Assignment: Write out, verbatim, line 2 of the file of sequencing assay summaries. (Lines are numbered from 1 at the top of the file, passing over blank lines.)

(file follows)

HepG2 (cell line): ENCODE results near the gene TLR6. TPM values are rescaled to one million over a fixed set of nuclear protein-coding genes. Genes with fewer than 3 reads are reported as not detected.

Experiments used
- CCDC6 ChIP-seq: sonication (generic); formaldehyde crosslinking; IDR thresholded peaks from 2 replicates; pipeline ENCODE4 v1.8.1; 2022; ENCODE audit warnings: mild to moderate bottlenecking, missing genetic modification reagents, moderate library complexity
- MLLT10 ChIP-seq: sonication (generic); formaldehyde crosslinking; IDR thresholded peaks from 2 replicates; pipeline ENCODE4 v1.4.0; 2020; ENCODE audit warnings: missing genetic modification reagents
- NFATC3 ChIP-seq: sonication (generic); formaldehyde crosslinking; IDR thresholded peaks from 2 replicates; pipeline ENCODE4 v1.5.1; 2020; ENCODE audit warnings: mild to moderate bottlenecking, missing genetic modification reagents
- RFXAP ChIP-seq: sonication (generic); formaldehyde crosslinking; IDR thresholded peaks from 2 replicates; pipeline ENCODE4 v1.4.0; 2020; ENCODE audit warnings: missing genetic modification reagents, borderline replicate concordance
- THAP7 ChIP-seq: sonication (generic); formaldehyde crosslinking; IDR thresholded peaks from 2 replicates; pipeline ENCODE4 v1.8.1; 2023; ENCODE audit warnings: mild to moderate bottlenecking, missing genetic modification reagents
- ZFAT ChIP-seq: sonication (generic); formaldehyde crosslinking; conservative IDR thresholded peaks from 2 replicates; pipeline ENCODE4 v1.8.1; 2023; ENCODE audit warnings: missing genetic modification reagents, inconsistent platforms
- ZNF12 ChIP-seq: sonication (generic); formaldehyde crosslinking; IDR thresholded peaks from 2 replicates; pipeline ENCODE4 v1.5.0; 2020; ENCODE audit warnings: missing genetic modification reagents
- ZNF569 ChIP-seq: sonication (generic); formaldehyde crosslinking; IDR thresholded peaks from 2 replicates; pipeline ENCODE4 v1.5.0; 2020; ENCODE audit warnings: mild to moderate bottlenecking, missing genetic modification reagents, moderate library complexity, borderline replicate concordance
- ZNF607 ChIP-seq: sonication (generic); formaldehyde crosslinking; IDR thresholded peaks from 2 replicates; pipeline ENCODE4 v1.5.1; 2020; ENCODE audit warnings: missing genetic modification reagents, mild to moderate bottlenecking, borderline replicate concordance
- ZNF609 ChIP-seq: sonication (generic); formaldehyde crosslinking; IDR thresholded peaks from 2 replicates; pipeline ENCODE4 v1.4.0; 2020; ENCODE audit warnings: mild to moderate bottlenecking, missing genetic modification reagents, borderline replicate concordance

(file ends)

Experiments used